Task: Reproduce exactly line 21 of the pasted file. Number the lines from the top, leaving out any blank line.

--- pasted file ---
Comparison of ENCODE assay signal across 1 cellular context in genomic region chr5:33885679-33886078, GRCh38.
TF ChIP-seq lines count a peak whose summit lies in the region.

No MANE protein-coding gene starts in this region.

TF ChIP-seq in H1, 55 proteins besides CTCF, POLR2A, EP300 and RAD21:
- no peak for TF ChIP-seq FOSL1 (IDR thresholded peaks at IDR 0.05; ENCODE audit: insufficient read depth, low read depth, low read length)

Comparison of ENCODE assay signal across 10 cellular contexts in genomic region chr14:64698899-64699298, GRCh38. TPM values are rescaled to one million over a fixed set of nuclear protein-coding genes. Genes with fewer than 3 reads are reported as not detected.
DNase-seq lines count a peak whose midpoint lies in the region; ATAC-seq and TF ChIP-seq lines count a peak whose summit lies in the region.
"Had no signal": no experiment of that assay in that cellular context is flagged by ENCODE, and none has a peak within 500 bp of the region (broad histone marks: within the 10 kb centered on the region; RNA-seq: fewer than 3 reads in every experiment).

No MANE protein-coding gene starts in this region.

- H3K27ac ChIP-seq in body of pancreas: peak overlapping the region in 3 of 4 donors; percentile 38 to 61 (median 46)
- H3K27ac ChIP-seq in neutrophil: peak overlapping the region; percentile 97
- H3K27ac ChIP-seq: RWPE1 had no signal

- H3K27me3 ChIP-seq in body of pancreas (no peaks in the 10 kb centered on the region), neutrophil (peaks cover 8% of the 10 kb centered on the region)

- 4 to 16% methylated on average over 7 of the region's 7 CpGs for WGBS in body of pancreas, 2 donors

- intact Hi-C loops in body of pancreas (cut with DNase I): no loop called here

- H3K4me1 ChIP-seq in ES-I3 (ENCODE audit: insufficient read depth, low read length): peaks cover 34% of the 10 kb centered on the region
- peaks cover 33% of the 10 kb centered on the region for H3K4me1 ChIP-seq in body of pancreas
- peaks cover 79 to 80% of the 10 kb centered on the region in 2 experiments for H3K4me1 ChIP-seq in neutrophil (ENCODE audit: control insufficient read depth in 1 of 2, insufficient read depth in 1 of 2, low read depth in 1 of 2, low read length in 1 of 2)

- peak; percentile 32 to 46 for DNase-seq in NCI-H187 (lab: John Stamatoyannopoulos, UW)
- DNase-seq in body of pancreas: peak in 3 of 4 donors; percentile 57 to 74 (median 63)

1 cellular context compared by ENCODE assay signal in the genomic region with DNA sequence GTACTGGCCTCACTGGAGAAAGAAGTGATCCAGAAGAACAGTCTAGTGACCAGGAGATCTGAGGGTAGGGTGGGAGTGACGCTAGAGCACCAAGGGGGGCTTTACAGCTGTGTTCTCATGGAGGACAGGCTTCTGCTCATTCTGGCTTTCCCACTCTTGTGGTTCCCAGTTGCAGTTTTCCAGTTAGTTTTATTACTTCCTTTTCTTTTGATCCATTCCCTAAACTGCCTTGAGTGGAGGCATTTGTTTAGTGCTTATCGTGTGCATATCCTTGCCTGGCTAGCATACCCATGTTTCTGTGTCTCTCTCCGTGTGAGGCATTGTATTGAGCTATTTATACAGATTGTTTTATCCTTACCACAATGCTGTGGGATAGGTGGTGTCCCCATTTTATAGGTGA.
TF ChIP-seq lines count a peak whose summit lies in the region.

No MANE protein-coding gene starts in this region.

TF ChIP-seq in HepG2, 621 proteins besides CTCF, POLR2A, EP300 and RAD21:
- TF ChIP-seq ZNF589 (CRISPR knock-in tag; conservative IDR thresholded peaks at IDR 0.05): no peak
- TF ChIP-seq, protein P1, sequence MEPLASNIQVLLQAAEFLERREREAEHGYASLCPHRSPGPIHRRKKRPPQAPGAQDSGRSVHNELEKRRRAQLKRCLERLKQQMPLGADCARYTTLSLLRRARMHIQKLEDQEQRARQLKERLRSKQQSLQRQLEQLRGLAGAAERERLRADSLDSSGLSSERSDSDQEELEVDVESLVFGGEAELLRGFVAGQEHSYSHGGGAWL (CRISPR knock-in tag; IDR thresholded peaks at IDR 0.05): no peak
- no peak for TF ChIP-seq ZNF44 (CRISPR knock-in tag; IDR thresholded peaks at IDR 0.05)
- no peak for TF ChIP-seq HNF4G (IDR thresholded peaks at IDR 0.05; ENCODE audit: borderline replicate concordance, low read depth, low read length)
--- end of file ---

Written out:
1 cellular context compared by ENCODE assay signal in the genomic region with DNA sequence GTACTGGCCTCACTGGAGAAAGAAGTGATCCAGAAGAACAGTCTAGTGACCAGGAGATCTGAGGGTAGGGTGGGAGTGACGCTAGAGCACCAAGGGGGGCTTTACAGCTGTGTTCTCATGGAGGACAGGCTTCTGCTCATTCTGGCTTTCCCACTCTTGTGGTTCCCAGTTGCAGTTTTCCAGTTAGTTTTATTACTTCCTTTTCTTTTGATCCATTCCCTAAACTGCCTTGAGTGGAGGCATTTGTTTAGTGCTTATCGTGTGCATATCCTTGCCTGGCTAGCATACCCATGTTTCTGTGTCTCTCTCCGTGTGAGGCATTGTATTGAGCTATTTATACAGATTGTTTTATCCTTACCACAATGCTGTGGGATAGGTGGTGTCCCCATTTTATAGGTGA.